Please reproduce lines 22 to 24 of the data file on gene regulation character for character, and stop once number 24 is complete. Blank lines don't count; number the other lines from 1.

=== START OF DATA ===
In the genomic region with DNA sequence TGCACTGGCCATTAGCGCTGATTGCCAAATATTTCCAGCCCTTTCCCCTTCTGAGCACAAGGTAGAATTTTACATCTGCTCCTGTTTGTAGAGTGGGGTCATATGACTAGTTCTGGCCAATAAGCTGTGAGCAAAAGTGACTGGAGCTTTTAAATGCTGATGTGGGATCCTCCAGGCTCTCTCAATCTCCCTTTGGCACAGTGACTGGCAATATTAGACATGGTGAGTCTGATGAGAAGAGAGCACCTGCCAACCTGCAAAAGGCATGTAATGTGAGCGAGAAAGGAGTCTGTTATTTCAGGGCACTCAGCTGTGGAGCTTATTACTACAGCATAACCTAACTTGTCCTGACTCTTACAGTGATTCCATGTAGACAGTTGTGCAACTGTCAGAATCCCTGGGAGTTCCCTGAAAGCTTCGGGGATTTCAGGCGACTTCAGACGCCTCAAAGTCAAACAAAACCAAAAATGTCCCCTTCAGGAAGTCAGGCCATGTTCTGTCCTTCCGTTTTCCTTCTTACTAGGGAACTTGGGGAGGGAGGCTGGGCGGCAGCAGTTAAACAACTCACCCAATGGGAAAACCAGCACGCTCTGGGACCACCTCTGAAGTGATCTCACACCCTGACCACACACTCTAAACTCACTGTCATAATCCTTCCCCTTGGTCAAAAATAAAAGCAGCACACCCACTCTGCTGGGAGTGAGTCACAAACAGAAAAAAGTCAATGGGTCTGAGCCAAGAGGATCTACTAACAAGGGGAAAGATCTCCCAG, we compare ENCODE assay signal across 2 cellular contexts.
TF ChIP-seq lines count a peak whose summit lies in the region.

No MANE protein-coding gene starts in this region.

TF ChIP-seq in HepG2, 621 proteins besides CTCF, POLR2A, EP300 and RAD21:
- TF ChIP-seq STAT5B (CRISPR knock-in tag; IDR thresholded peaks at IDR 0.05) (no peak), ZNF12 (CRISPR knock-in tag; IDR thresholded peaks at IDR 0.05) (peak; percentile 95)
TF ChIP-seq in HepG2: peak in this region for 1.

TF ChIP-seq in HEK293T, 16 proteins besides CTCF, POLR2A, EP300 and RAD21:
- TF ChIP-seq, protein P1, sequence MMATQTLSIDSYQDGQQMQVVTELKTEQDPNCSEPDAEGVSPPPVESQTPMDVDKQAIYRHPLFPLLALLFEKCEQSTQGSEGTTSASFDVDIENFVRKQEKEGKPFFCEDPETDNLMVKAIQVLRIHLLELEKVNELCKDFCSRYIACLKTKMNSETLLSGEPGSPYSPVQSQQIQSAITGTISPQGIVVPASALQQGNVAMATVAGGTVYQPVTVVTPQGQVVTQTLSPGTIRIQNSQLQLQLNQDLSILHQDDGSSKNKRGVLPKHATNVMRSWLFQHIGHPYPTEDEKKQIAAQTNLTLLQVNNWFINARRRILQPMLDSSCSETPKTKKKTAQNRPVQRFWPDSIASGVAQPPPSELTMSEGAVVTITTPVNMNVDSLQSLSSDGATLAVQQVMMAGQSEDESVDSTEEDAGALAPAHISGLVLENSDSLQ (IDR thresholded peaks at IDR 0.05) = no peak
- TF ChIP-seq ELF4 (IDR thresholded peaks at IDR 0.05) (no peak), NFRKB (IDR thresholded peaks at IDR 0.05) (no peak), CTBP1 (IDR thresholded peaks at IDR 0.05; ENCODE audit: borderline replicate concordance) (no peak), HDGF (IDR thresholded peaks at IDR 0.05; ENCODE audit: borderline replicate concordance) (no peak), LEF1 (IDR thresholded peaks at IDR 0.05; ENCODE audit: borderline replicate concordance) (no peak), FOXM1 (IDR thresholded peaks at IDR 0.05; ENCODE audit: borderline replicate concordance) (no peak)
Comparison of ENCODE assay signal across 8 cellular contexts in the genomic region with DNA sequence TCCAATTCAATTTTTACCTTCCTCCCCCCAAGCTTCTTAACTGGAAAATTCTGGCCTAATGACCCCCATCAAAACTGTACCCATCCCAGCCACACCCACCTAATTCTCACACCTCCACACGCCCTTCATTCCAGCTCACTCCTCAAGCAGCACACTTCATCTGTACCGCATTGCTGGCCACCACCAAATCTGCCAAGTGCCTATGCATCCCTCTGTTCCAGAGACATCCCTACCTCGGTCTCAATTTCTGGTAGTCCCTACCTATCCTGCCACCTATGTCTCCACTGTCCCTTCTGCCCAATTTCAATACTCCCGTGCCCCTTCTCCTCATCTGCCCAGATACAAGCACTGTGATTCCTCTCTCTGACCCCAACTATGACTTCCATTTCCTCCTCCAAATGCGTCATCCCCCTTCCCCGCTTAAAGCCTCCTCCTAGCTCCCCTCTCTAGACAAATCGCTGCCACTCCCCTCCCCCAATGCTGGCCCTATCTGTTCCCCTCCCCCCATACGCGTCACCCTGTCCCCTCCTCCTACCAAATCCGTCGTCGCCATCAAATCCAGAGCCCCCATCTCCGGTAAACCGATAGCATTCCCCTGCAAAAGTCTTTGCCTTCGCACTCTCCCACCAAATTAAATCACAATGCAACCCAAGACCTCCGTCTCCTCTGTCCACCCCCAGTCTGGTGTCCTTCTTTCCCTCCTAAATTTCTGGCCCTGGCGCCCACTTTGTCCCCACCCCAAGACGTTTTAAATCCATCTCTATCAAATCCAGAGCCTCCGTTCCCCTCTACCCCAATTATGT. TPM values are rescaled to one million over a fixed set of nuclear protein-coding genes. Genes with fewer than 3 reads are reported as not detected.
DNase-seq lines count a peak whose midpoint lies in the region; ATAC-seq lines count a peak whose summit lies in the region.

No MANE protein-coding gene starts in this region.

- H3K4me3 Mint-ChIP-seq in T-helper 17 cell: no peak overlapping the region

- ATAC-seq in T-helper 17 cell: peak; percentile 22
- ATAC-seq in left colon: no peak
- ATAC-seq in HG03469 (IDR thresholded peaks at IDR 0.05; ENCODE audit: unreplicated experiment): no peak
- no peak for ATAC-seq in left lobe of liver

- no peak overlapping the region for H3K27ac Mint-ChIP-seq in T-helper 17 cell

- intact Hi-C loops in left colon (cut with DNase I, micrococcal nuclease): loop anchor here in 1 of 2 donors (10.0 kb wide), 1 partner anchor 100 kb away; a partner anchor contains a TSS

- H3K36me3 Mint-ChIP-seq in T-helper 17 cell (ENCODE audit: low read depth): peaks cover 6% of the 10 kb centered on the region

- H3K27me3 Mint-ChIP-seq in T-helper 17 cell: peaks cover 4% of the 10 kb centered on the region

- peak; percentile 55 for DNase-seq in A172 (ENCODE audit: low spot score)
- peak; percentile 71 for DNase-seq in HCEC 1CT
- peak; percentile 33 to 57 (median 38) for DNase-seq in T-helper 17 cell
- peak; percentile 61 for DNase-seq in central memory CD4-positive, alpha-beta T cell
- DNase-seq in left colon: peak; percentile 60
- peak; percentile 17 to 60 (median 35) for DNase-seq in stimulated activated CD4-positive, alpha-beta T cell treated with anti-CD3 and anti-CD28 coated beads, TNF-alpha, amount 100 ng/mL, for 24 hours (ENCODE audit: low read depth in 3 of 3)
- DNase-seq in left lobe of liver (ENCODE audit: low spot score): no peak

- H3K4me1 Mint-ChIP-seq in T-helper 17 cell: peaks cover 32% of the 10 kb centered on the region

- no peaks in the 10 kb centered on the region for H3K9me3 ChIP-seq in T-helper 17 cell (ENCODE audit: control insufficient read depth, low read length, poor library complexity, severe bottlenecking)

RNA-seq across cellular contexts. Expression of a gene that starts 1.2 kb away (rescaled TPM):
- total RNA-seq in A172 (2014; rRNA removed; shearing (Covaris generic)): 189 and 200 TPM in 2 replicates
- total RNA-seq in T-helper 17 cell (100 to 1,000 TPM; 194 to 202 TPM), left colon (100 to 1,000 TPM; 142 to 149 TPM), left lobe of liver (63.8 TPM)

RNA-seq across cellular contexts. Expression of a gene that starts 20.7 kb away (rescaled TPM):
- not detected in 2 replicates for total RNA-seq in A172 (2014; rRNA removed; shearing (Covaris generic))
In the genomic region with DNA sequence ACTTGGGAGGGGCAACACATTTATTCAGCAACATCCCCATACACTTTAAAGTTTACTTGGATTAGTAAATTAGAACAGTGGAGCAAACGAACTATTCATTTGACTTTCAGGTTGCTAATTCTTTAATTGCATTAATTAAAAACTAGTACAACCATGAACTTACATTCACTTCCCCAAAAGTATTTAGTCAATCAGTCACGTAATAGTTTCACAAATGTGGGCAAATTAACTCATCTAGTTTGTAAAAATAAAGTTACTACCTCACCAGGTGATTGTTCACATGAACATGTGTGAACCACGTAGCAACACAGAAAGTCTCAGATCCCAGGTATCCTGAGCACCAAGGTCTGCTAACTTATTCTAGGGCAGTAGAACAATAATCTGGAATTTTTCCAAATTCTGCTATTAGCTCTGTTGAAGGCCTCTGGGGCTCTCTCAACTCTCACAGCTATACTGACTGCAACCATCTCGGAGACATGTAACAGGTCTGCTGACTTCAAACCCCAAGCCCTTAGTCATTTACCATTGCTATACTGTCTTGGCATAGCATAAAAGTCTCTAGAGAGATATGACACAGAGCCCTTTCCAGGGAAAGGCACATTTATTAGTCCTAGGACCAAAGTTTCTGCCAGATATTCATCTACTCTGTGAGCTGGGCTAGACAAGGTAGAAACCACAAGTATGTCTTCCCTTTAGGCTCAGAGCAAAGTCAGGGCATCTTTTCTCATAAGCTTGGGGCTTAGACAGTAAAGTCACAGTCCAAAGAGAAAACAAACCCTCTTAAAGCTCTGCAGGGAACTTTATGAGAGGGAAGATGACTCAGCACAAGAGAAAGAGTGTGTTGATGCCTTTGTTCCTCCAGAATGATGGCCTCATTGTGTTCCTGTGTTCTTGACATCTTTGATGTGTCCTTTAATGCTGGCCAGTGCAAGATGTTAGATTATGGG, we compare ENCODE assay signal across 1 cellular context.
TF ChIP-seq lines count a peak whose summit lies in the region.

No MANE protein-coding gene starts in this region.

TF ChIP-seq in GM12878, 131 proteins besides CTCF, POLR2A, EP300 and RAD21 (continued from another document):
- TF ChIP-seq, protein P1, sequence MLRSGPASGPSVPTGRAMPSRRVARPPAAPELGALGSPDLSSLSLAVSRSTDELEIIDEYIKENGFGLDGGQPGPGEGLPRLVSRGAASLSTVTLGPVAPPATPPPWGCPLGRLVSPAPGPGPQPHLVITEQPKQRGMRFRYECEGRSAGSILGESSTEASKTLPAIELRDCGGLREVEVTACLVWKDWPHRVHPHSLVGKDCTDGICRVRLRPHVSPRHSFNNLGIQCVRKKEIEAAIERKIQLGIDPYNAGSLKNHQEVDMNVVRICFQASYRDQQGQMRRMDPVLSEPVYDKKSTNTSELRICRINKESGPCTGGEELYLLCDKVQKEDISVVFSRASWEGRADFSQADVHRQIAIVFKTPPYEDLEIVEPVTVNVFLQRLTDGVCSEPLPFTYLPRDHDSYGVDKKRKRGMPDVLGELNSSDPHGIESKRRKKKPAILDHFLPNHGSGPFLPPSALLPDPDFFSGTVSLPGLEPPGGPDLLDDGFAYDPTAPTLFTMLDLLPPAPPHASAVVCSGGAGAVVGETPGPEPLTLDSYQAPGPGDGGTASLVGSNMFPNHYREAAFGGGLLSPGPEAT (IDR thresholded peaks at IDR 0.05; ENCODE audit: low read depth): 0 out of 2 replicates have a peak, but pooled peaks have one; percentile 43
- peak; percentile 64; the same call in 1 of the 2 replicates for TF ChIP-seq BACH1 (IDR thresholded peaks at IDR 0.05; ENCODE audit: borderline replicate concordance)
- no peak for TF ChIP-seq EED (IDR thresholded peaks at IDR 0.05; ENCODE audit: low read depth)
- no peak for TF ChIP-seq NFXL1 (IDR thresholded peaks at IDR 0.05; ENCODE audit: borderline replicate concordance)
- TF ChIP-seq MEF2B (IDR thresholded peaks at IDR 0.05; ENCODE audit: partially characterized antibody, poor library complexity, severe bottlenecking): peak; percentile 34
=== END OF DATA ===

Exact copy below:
- peak; percentile 55 for DNase-seq in A172 (ENCODE audit: low spot score)
- peak; percentile 71 for DNase-seq in HCEC 1CT
- peak; percentile 33 to 57 (median 38) for DNase-seq in T-helper 17 cell